The Critics and Hemingway, 1924-2014

The Critics and Hemingway, 1924-2014

Shaping an American Literary Icon

Laurence W. Mazzeno


Camden House



Traces Hemingway's critical fortunes over the ninety years of his prominence, telling us something about what we value in literature and why scholarly reputations rise and fall.

Hemingway burst on the literary scene in the 1920s with spare, penetrating short stories and brilliant novels. Soon he was held as a standard for modern writers. Meanwhile, he used his celebrity to create a persona like the stoic, macho heroes of his fiction. After a decline during the 1930s and 1940s, he came roaring back with The Old Man and the Sea in 1952. Two years later he received the Nobel Prize.
While his popularity waxed and waned during his lifetime, Hemingway's reputation among scholars remained strong as long as traditional scholarship dominated. New approaches beginning in the 1960s brought a sea change, however, finding grave fault with his work and making him a figure ripe for vilification. Yet during this time scholarship on him continued to appear. His works still sell well, and several are staples on high-school and college syllabi. A new scholarly edition of his letters is drawing prominent attention, and there is a resurgence in scholarly attention to-and approbation for-his work. Tracing Hemingway's critical fortunes tells us something about what we value in literature and why reputations rise and fall as scholars find new ways to examine and interpret creative work.

Laurence W. Mazzeno is President Emeritus of Alvernia University. Among other books, he has written volumes on Austen, Dickens, Tennyson, Updike, and Matthew Arnold for Camden House's Literary Criticism in Perspective series.


December 2015
310 pages
9x6 in
Literary Criticism in Perspective
ISBN: 9781571135919
Format: Hardback
Library eBook
Camden House
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Table of Contents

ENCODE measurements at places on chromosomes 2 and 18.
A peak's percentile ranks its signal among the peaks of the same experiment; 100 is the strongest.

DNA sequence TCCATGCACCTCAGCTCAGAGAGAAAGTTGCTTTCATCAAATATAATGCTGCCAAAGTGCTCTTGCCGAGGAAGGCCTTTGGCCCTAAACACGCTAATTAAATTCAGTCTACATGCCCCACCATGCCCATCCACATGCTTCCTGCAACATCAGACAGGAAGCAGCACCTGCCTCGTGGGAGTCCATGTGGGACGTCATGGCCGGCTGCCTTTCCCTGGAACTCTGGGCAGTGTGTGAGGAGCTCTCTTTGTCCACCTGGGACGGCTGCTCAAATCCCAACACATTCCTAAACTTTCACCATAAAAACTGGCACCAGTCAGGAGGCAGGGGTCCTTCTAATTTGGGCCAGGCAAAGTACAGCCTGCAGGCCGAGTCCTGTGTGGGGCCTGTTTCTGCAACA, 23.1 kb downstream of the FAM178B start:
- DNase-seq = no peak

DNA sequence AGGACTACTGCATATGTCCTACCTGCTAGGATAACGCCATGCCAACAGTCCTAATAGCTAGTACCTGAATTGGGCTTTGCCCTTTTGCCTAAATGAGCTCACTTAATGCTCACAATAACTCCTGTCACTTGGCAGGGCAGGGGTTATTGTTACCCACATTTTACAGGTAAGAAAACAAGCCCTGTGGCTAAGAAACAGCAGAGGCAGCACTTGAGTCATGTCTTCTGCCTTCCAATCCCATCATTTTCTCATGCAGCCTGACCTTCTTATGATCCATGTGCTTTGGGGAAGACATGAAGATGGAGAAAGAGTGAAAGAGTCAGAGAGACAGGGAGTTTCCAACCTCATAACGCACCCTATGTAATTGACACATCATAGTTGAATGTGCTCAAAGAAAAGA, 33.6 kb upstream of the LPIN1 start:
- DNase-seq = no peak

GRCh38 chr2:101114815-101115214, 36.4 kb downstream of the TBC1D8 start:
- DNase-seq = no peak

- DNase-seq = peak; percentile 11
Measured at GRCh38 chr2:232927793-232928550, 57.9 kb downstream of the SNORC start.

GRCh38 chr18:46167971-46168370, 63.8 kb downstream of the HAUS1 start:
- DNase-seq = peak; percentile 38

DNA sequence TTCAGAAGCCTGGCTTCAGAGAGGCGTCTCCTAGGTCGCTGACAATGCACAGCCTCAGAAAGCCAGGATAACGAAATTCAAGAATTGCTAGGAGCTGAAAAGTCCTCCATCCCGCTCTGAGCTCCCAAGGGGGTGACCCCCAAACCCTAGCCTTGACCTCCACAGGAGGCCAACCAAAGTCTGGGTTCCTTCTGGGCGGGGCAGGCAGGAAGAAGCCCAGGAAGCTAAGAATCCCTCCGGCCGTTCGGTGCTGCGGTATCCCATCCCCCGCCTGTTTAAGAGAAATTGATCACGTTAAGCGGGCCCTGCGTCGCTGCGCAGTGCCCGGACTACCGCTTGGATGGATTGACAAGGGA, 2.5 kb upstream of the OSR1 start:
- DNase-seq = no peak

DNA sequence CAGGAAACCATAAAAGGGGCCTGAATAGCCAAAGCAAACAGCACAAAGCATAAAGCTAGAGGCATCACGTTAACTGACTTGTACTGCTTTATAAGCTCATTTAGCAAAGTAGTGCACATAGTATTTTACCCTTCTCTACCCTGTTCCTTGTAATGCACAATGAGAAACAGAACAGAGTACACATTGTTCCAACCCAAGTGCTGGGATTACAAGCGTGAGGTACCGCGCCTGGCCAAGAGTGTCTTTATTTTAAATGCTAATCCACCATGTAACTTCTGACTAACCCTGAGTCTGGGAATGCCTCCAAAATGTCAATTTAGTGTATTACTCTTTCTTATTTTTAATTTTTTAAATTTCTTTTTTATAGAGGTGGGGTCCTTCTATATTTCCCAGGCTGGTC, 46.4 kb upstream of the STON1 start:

Introduction: "The Most Interesting Man in the World"
Spokesperson for the Lost Generation (1924-1932)
Writing on His Own Terms (1932-1952)
The Critics' Darling (1952-1961)
Posthumous Evaluations (1961-1969)
Turbulence (1970-1979)
Calm Before the Storm (1980-1985)
A "Sea Change" in Hemingway Studies (1986-1990)
"Hemingway": Site for Competing Theories (1991-1999)
Old Themes, New Discoveries (2000-2010)
The Undisputed Champ Once More (2011-2014)
Conclusion: The Enduring Master
Major Works by Ernest Hemingway
Works Cited


The Critics and Hemingway stands as that rarest of scholarly achievements: an excellent and impressively thorough reference work that also tells a compelling story. Laurence W. Mazzeno provides the entire catalog of Hemingway criticism (by reviewers, cultural critics, and scholars). Through the lens of Hemingway's critical reception, Mazzeno conveys the story of the central questions and trends of twentieth-century American literature, isolates how critical responses changed with each of Hemingway's publications, including the posthumous ones; with his death; and in response to cultural shifts and movements. The Critics and Hemingway isolates precisely the mutually evolving, often combative, always contested forces of literature and criticism in the last century. Anyone who has ever wondered "When did this debate start?" will find this a welcome addition to her reference bookshelf; every literature and culture scholar will be made wiser by a cover-to-cover read. While presenting the history of Hemingway's reception, Mazzeno just as importantly tells our story as collaborators in the production of twenty-first-century Hemingway. --Hilary Kovar Justice, author of The Bones of the Others: The Hemingway Text from the Lost Manuscripts to the Posthumous Novels
BR> The Critics and Hemingway, 1924-2014 is both a convenient and an essential tool for students and scholars to get a handle on the breadth and depth of criticism on Ernest Hemingway. From Edmund Wilson reviewing Three Stories and Ten Poems and in our time in 1924 to the "Who's Who of Hemingway scholars" generating new angles of interpretation in recent collections, Laurence W. Mazzeno synthesizes a near-century's worth of commentary. This book allows readers to discover not only what's been said but why we can't seem to stop talking about Hemingway. --Kirk Curnutt, author of Coffee with Hemingway and Reading Hemingway's "To Have and Have Not"

Author Bio

Laurence Mazzeno retired as president of Alvernia College, Pennsylvania.

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